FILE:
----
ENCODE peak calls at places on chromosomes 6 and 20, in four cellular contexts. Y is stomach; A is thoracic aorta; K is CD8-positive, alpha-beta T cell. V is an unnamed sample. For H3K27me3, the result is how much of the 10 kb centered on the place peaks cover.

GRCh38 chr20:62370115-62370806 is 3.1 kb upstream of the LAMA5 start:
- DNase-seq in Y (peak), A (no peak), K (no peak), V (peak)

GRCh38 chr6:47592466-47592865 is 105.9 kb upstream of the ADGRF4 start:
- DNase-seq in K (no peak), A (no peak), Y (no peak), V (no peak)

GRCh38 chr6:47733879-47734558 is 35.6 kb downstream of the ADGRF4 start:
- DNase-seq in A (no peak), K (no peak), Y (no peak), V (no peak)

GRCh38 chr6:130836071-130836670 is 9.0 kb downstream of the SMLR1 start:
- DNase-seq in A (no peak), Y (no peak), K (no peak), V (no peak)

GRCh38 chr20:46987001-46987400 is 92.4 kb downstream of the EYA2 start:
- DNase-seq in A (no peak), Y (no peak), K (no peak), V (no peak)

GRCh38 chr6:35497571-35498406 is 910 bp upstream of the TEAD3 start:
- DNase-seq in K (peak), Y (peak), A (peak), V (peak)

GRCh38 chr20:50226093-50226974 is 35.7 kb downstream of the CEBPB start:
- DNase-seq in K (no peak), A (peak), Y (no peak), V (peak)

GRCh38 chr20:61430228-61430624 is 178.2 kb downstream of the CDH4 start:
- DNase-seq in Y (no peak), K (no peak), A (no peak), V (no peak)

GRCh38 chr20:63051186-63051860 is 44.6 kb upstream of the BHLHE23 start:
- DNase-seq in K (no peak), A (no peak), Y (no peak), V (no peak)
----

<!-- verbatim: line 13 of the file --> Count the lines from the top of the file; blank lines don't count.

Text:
- DNase-seq in K (peak), Y (peak), A (peak), V (peak)